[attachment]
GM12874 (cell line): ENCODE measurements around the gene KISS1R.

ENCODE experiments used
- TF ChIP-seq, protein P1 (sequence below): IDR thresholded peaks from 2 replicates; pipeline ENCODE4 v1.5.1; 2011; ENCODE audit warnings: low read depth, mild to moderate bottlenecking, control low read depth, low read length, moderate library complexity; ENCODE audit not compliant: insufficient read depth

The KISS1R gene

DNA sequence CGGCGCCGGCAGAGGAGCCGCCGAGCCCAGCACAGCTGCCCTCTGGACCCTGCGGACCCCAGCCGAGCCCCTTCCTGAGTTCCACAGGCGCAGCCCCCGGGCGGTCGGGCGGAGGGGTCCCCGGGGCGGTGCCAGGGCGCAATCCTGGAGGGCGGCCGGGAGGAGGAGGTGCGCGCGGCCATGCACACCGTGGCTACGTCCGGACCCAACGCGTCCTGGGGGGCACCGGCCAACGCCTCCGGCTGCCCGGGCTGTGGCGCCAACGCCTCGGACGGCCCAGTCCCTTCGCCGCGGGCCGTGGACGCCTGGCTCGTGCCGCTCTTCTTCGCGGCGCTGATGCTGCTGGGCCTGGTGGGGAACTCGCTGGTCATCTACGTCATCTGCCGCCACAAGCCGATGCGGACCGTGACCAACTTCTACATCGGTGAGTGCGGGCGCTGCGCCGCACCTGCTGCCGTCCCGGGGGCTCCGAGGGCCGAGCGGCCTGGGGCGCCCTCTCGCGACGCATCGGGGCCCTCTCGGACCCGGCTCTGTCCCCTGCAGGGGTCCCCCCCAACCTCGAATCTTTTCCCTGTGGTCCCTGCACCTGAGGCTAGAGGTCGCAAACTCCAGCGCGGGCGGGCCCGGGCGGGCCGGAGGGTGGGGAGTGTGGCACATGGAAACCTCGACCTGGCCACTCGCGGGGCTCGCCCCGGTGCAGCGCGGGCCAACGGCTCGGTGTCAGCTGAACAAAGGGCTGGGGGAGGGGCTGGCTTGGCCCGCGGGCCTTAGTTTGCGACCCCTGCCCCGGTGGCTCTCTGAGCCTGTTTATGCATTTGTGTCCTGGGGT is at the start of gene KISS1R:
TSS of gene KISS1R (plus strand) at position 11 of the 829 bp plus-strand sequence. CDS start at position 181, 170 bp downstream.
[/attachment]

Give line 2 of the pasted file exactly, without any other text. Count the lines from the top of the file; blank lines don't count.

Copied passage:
ENCODE experiments used